David J. Wineland received his BA degree from the University of California, Berkeley in 1965 and his Ph.D. from Harvard University in 1970. Following a postdoctoral position at the University of Washington, in 1975 he joined the Time and Frequency Division of the National Institute of Standards and Technology (then called the National Bureau of Standards), where he served as leader of an experimental group working with trapped atomic ions until the end of 2017. His research focuses on quantum state manipulation of atomic and atomic-like systems with applications toward quantum information, including quantum computation and quantum limited metrology. For example, in 1995, the NIST group demonstrated the first deterministic multi-qubit logic gates using individual quantum systems. He holds a Research Associate position at NIST and an Adjoint Professor position at the University of Colorado.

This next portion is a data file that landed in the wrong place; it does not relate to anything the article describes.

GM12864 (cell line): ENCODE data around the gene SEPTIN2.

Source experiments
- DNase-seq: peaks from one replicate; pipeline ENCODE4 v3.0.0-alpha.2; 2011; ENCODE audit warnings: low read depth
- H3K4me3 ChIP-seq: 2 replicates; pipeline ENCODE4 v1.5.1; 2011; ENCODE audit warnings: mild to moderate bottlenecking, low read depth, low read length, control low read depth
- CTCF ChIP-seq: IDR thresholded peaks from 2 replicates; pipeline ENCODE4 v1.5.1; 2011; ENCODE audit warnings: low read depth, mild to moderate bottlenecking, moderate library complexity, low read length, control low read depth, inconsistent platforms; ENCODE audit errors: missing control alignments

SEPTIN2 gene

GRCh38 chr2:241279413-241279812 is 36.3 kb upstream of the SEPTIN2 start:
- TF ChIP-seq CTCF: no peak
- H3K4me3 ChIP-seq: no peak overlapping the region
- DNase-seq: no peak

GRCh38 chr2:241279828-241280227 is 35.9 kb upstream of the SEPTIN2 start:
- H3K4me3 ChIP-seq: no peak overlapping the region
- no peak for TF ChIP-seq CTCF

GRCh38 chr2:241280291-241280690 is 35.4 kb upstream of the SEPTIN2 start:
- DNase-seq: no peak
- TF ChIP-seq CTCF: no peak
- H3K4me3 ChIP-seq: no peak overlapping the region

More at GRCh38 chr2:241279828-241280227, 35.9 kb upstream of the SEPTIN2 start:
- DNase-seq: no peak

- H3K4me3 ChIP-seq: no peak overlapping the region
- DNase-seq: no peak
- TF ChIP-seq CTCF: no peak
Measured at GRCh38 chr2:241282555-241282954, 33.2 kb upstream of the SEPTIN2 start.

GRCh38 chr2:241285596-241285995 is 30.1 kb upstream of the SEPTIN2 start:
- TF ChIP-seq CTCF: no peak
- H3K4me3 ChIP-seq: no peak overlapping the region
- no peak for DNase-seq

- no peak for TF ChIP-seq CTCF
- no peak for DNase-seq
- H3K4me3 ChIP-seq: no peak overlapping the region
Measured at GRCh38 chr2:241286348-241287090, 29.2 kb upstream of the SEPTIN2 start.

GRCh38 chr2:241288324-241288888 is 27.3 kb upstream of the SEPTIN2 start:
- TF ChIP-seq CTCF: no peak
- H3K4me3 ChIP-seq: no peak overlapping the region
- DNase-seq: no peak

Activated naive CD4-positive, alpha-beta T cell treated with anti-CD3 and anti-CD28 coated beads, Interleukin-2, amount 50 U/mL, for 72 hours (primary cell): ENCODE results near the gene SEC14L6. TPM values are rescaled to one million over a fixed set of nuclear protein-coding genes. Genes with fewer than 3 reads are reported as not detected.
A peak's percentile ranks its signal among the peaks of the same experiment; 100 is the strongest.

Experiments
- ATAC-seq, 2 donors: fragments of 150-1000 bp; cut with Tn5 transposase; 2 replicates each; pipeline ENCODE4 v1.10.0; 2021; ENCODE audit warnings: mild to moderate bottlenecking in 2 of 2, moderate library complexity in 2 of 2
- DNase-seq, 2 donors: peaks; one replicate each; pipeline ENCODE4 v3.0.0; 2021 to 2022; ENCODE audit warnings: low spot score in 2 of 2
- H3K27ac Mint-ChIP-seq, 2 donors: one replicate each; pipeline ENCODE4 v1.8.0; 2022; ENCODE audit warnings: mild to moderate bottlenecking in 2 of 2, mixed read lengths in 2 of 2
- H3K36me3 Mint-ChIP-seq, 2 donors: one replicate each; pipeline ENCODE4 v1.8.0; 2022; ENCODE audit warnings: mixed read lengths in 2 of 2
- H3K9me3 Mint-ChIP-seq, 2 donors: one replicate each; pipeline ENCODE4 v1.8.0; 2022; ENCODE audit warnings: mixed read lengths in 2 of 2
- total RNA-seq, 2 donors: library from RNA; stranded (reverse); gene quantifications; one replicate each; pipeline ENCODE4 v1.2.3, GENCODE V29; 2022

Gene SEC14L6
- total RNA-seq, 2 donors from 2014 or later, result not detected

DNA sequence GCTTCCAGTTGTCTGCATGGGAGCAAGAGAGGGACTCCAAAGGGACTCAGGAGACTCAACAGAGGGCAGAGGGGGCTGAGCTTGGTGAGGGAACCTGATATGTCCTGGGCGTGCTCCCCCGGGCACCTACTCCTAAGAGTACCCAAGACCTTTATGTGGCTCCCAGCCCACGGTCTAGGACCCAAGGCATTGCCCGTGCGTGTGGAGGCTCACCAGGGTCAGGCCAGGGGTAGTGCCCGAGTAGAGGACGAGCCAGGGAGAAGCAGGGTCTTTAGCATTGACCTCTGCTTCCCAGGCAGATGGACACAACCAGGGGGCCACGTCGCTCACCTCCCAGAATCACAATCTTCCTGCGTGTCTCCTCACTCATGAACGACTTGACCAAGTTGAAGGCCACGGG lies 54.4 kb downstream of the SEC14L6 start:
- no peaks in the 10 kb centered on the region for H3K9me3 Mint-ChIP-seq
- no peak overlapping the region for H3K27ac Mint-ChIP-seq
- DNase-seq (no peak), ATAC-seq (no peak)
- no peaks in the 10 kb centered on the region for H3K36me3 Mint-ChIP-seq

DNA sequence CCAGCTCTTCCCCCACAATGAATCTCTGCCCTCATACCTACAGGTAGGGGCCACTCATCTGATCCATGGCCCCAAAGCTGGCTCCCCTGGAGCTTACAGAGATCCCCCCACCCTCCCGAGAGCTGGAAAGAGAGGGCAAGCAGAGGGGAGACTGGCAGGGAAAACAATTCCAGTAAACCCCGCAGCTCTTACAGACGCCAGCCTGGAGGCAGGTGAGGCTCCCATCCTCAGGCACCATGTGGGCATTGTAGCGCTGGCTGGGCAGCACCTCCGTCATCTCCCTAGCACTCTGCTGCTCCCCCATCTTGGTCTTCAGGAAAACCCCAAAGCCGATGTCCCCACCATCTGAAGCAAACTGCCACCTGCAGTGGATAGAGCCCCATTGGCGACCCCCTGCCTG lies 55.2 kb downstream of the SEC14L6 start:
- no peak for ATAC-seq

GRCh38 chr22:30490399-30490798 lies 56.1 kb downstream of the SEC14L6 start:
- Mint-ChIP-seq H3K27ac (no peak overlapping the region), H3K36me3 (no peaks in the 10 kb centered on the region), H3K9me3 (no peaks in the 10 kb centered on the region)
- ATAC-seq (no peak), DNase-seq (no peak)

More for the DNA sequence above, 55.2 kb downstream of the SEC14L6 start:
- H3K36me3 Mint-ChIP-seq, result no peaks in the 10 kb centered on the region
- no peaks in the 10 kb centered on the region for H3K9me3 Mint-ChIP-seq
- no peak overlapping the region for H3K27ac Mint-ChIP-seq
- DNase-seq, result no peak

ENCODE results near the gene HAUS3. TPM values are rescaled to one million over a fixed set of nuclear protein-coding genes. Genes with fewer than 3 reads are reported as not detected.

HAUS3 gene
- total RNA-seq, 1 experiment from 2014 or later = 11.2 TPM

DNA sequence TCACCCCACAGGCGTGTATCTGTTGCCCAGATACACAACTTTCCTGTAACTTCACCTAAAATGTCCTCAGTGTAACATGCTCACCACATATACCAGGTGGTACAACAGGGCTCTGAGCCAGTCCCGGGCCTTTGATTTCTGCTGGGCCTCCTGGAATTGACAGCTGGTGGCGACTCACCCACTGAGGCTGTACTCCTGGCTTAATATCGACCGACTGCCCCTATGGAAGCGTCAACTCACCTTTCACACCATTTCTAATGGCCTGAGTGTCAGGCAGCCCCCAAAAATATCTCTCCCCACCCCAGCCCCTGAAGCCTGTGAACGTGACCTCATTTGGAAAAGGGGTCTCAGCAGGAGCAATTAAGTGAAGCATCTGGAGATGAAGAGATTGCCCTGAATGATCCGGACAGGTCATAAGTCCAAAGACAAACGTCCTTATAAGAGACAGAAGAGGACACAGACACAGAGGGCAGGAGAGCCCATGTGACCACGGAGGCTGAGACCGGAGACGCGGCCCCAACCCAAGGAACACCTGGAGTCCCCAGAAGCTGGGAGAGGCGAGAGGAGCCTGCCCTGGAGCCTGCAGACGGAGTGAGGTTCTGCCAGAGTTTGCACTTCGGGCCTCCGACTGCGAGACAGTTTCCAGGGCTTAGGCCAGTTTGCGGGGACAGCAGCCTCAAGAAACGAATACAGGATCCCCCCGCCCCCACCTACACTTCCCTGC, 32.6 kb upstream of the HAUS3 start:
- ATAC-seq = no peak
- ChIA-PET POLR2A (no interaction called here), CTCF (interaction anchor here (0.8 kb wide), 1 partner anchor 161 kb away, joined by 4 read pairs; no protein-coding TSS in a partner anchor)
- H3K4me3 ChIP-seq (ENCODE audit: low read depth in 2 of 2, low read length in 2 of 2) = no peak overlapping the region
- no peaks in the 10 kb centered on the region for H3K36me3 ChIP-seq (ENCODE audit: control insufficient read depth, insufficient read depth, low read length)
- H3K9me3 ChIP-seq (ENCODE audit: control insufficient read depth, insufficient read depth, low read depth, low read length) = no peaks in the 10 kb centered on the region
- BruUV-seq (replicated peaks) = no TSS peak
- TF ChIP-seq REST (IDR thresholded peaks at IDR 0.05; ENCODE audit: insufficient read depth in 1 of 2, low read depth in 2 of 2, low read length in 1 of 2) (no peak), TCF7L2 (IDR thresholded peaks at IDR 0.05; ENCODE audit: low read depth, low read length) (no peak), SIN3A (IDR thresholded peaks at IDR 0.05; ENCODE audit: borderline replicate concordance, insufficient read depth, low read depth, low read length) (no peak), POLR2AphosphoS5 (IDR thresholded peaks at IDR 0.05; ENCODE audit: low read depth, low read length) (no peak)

David is a Fellow of the American Physical Society and the Optical Society of America, is a member of the National Academy of Sciences, and has served on several advisory boards and conference organizing committees. He has received several honors, including sharing with Serge Haroche, Collège de France, Paris the 2012 Nobel Prize in Physics for the manipulation and measurement of individual quantum systems.